“We’re Homeschooling” – breaking the news to your family!

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Updated 9/29/2022.

Most parents, even if they are quite committed to the idea of homeschooling, have a few insecurities as the moment arrives to make that final decision and begin homeschooling.

The school has an enrollment deadline, and you let it pass.

The school bus goes by that first day, and your child is not on it.

Yes, you’ve begun, for better or worse. It’s a decision that seems so final, and although we know it is right, there’s that lingering fear planted from years of having attended school.

Will we fail, and will our child be harmed?

Will our child’s future be ruined?

It’s a little message that says that the only way to get an education is to go to school. . . only the teacher knows what is right. . .be good, and do what you are told to do. If your child wasn’t on that bus, or you are considering withdrawing them from school, you are no longer obeying that message, and some discomfort often accompanies that.

It’s tough enough to make the personal decision to home educate without having to also tell others about your decision. Some parents make the announcement when their child is still an infant, and let family and friends (and perhaps themselves) have years to get accustomed to the idea. Others wait until the child is of school age, just to avoid prolonging any arguments that might occur.

Yes, friends and family will have strong opinions about your choice to educate. Some will fear that it is illegal and that you will get in trouble. Others are going to be concerned about your child’s future because you don’t have a teaching credential, or they’ll recall you weren’t that terrific a student.

They’ll look at a little five-year-old, and question how you will teach that child high school chemistry. Or they will worry that the child won’t be admitted to college with “only” a homeschool education. They’ll wonder how they will learn to get along with others, if not at school.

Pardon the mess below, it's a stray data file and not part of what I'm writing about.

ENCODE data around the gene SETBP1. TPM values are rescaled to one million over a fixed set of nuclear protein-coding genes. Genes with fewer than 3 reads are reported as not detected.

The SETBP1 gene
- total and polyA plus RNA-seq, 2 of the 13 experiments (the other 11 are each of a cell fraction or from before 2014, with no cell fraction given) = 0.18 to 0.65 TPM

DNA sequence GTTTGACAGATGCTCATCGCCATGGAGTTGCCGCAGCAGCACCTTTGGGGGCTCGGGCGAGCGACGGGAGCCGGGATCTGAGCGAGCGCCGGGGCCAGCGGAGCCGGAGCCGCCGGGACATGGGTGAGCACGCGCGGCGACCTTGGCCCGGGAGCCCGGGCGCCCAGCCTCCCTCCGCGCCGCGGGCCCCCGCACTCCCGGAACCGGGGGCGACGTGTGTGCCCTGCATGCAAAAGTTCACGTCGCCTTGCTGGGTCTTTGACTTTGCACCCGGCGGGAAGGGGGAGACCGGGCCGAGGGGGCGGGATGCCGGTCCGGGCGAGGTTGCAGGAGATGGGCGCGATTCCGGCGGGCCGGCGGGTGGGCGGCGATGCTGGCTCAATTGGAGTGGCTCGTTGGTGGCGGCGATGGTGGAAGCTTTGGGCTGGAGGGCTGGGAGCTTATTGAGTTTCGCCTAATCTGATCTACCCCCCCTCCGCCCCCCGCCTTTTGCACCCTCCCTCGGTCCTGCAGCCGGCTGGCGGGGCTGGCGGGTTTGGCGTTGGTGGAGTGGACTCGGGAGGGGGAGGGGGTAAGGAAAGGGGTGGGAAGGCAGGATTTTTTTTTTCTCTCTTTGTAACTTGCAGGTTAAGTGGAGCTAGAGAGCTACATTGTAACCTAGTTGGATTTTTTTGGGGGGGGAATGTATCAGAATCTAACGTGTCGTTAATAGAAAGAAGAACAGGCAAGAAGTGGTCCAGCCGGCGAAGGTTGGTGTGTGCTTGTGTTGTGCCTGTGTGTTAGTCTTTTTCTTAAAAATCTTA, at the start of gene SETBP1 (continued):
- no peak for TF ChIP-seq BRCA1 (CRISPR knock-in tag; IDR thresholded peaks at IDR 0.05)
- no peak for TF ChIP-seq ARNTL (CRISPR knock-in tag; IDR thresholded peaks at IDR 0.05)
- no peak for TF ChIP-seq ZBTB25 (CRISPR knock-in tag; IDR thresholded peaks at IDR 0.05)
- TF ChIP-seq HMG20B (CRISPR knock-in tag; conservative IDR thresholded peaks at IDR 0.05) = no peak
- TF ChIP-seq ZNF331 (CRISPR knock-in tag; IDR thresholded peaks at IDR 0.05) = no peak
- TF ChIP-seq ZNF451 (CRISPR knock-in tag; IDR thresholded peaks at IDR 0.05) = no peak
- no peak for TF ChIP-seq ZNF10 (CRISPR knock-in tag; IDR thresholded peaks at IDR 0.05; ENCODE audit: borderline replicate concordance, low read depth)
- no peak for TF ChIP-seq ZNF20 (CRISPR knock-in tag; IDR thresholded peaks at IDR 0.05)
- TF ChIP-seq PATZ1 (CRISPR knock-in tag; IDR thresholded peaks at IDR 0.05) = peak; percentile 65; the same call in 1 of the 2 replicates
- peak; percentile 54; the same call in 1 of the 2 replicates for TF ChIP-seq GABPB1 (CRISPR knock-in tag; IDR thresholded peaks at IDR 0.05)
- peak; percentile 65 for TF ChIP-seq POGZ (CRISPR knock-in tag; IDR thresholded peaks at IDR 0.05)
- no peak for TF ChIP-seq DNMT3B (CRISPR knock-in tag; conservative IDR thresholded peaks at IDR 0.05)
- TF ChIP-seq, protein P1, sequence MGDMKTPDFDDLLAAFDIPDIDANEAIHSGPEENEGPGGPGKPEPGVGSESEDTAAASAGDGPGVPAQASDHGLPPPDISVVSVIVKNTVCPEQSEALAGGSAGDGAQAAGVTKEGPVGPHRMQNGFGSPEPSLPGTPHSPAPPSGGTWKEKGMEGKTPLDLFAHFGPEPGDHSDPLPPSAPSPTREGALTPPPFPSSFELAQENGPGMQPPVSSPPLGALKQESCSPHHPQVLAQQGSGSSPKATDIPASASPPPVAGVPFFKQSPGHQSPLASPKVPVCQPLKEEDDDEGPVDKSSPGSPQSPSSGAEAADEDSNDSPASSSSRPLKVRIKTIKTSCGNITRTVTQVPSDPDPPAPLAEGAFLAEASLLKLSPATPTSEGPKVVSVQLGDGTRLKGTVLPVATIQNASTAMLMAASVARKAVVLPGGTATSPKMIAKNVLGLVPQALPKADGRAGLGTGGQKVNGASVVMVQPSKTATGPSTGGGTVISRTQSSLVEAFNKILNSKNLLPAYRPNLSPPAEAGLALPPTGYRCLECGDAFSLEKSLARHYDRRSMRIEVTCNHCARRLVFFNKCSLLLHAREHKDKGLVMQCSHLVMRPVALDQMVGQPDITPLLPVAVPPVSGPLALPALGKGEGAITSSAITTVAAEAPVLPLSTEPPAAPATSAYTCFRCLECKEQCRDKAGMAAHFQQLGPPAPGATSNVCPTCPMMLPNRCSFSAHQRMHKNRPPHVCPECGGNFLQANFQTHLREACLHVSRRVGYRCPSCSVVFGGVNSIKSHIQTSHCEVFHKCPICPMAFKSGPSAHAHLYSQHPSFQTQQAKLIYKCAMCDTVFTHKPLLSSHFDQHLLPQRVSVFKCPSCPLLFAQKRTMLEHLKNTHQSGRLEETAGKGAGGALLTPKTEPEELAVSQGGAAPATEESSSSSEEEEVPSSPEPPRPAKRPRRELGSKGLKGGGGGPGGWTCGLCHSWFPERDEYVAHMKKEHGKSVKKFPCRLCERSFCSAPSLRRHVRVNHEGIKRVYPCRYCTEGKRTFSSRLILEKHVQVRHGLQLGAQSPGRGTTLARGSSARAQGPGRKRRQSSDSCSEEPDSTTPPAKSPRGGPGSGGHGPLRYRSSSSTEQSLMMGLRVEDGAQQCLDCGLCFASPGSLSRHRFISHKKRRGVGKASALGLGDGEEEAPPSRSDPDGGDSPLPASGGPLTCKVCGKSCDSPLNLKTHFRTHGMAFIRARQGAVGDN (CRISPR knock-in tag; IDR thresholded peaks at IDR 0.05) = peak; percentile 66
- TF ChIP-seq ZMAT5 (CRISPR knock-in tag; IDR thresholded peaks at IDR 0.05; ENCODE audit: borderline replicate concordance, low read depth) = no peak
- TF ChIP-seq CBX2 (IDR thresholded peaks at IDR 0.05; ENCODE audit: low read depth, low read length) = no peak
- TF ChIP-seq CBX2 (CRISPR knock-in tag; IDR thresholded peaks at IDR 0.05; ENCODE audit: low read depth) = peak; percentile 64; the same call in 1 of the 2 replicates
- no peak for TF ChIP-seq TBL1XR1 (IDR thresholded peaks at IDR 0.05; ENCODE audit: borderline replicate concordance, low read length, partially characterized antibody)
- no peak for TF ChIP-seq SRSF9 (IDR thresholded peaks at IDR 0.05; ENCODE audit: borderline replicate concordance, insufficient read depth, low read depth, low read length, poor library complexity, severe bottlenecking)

And, you might even be accused of doing this for selfish reasons because some will think you aren’t willing to let your child leave you and establish an independent life – at the age of five. We worry a lot about apron strings in our society! We receive societal pressure that tells us it’s a good thing to see a three-year-old happy to be with others all day. It means they’ve adjusted well. If you and your child enjoy each other’s company, then you will likely receive the message in some way, at some time, that you have failed as a parent. You will be reminded that your job is to separate from your child, and the sooner the better because this kind of dependence on loved ones is viewed as a weakness.

The pressure will indeed be on for any family deciding to homeschool. It’s one of the reasons I recommend that you find a support group and why I post homeschooling information on Facebook and Pinterest. There is very positive news to report about homeschooling, and we now know without a doubt that homeschooling is good for children!

Originally published in The California Homeschool Guide.


Karen Taylor’s always homeschooled son attended a local community college after graduating from homeschooling. He transferred to UC Berkeley as a junior, and received a PhD in neuroscience from UCSF.  She shares homeschooling comments and links on Facebook, Pinterest, and this blog.